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'Earned Privilege' of Family Contact in Northern Ireland: Judicial Justification of Prisoners' Loss of Family Life

NCJ Number
Howard Journal of Criminal Justice Volume: 47 Issue: 5 Dated: December 2008 Pages: 486-500
Alice Diver
Date Published
December 2008
15 pages
This article focuses on recent examples of Northern Ireland jurisprudence which are concerned with the curtailment of the right to family life during periods of incarceration, especially those limitations on family life which have been imposed through the exercise of prison governor discretion.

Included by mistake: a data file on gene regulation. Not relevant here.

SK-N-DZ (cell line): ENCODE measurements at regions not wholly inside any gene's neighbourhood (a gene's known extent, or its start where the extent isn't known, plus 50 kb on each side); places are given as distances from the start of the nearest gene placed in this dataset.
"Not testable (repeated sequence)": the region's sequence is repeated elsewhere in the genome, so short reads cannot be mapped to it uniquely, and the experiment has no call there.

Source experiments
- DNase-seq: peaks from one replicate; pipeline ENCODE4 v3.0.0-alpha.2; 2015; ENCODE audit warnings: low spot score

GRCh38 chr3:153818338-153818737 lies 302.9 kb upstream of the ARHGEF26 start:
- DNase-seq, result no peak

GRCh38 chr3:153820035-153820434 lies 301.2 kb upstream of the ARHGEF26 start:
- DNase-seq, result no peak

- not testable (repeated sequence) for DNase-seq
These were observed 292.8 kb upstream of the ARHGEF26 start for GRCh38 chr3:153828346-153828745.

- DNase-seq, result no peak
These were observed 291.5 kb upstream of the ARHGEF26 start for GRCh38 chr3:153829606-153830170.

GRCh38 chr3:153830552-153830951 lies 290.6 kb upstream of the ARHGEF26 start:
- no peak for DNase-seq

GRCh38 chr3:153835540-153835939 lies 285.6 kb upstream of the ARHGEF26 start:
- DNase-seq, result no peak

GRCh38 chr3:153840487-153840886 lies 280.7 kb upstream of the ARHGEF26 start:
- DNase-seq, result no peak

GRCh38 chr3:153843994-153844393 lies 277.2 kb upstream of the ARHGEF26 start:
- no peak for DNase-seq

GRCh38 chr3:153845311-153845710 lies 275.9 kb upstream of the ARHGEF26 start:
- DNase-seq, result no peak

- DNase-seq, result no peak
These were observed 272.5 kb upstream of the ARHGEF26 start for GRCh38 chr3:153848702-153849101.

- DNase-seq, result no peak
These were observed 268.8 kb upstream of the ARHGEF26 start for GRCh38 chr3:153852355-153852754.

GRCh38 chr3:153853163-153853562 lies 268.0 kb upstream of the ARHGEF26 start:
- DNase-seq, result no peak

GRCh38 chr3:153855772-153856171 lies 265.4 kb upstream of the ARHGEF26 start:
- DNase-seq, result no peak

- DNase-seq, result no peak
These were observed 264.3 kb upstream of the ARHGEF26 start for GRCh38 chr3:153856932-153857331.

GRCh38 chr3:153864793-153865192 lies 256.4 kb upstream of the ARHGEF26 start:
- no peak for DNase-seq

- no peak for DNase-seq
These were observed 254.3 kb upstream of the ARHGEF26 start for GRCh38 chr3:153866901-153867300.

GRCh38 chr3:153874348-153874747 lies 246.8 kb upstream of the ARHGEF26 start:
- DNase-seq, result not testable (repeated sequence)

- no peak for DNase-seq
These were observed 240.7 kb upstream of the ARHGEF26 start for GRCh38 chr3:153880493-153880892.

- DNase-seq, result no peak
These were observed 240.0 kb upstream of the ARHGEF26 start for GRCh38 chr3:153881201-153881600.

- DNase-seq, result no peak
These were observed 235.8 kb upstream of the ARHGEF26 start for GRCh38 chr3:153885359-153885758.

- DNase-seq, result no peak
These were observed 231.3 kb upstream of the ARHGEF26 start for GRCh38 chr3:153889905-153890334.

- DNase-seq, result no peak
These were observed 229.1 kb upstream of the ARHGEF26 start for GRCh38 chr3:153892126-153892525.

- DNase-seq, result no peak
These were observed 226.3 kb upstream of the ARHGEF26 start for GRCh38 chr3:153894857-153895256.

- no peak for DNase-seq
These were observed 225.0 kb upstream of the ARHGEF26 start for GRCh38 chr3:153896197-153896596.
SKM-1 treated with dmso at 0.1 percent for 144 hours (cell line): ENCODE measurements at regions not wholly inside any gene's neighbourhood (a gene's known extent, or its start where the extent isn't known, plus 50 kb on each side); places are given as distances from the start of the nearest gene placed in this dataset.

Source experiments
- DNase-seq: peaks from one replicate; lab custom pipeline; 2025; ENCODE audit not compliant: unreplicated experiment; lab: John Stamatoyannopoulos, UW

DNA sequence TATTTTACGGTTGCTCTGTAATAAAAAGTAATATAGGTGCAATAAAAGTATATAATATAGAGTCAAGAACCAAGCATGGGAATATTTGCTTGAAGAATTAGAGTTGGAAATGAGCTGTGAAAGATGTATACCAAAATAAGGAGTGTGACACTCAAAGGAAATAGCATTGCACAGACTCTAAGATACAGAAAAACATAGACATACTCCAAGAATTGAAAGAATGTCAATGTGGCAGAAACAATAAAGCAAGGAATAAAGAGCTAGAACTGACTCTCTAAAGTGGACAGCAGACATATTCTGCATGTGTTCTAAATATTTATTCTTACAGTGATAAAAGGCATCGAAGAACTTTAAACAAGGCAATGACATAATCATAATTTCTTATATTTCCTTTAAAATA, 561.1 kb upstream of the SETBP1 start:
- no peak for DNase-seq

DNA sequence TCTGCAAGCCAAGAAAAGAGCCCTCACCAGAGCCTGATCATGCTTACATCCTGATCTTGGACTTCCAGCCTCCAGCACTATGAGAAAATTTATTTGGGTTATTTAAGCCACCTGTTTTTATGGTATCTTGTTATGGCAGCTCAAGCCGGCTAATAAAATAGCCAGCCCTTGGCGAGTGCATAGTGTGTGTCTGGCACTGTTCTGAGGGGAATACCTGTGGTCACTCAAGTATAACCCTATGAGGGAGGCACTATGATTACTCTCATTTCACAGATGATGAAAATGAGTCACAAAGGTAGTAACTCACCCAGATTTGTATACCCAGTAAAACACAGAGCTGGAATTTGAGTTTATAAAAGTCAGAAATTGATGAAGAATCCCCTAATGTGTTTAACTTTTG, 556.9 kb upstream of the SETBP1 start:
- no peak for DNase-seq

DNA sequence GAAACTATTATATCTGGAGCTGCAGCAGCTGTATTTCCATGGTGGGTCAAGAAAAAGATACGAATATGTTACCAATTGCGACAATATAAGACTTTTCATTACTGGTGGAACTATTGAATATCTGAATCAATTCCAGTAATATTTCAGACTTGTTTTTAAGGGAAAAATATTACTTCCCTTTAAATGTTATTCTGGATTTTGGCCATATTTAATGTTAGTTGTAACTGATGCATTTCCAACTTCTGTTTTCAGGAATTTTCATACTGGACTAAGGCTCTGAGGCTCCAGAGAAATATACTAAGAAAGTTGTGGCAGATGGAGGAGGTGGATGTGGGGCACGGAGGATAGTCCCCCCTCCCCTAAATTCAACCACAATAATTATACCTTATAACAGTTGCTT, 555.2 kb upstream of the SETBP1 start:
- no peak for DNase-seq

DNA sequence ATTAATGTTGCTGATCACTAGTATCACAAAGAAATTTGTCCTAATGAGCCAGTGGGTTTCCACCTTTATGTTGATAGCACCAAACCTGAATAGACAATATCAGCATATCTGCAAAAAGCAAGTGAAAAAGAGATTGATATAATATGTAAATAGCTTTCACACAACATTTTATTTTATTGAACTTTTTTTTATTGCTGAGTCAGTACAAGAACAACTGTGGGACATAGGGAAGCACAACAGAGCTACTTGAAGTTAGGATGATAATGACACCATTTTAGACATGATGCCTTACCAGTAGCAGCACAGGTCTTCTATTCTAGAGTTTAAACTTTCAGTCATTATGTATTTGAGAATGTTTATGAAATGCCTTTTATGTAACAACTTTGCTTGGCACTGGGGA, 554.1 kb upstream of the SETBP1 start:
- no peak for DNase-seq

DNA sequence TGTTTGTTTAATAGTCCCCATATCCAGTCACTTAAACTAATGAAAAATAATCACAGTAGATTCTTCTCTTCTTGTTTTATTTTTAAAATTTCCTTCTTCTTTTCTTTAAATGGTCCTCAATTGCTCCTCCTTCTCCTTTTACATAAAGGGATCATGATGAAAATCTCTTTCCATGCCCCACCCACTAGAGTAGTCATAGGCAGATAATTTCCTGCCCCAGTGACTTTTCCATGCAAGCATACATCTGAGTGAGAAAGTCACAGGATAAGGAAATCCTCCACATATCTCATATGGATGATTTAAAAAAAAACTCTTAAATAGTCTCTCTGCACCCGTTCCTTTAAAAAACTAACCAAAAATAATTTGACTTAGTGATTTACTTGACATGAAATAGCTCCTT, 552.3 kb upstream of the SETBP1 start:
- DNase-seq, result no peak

Within Northern Ireland, access to an individual’s family life during imprisonment is increasingly coming to be regarded by the judiciary as an exceptional rather than essential factor in relation to preventing recidivism among offenders. Recent changes to domestic ‘home leave’ regulations in Northern Ireland have been the subject of judicial review by a number of adversely affected prisoners. The policy dilemma appears to be whether familial contact should be granted in sufficient amounts to enable psychological coping and reintegration responses to occur, or sparingly rationed to maintain a veneer of discipline within the prison environment. Recent jurisprudence on family life during incarceration has inverted the concept of the right, framing it as ‘earned privilege’ and linking it to subjective notions of good behavior. This has created a subcategory of the right, also diminishing its normative status. In many of the judgments referred to in this article, judicial concern for public opinion seems to sideline the need to promote family life. Through the use of examples of Northern Ireland jurisprudence, this article examines how access to an individual’s family life during imprisonment is increasingly becoming regarded by the judiciary as an exceptional factor, and not, as an essential factor. Notes, references


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